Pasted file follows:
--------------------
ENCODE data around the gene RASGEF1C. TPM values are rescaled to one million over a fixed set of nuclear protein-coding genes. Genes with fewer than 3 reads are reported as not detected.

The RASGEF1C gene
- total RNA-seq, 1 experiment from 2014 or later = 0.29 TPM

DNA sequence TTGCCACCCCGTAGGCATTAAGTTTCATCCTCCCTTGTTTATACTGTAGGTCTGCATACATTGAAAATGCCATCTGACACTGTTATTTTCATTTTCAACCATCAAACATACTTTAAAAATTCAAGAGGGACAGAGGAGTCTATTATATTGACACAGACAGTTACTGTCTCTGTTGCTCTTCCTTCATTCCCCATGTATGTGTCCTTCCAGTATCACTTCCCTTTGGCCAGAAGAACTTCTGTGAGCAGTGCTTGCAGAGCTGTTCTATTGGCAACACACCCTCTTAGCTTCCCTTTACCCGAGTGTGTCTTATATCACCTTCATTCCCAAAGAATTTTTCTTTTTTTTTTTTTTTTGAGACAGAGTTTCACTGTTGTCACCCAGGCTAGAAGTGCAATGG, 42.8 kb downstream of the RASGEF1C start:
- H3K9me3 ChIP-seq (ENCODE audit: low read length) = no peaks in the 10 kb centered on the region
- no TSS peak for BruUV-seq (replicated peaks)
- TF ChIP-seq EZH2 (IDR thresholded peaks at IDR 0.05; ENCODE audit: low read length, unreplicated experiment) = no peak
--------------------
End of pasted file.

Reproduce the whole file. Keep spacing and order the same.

ENCODE data around the gene RASGEF1C. TPM values are rescaled to one million over a fixed set of nuclear protein-coding genes. Genes with fewer than 3 reads are reported as not detected.

The RASGEF1C gene
- total RNA-seq, 1 experiment from 2014 or later = 0.29 TPM

DNA sequence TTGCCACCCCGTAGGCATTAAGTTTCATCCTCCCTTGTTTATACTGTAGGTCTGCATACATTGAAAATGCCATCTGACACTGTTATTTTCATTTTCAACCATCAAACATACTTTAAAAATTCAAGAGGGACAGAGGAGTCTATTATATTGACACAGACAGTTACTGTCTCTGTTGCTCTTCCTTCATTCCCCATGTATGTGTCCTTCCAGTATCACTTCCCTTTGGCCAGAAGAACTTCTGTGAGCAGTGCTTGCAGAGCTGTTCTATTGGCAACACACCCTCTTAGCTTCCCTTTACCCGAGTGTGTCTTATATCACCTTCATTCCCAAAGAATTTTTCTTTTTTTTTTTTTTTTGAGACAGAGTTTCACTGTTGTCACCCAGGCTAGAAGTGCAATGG, 42.8 kb downstream of the RASGEF1C start:
- H3K9me3 ChIP-seq (ENCODE audit: low read length) = no peaks in the 10 kb centered on the region
- no TSS peak for BruUV-seq (replicated peaks)
- TF ChIP-seq EZH2 (IDR thresholded peaks at IDR 0.05; ENCODE audit: low read length, unreplicated experiment) = no peak